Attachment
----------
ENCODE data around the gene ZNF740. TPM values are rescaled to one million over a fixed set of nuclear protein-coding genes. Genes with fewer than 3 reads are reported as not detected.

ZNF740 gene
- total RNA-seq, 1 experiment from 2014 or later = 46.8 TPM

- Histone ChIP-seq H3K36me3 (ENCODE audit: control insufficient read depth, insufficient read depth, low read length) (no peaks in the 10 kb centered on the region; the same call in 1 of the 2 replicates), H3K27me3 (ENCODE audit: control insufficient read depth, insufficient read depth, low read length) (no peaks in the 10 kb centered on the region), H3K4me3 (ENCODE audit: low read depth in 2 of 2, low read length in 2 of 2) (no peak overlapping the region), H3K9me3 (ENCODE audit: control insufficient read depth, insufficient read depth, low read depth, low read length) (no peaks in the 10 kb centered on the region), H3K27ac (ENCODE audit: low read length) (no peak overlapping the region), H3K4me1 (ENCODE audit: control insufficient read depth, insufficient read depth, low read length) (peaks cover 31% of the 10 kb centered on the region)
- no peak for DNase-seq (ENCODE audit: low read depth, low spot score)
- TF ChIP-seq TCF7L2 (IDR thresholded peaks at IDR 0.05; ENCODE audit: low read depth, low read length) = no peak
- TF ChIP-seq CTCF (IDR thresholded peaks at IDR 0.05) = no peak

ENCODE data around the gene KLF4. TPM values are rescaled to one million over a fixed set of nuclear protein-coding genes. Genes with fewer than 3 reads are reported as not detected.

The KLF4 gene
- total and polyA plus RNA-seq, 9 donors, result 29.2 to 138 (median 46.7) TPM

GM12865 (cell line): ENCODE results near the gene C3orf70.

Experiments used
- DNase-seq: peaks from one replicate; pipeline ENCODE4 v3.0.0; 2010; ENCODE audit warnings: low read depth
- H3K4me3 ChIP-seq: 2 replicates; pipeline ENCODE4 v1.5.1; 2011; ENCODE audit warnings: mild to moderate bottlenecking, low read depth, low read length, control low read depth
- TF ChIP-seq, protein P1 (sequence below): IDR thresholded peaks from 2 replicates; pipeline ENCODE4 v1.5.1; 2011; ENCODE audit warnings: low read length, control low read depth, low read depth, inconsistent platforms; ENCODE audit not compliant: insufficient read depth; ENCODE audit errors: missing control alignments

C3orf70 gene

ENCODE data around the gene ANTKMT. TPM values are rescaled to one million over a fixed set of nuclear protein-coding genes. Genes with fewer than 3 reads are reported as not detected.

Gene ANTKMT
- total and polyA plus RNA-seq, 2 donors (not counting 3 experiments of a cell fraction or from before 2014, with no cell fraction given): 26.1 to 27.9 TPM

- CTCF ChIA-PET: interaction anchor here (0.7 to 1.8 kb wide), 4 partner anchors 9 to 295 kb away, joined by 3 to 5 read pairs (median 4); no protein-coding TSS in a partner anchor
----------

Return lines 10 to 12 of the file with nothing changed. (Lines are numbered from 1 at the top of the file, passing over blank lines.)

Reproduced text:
- total and polyA plus RNA-seq, 9 donors, result 29.2 to 138 (median 46.7) TPM

GM12865 (cell line): ENCODE results near the gene C3orf70.

Experiments used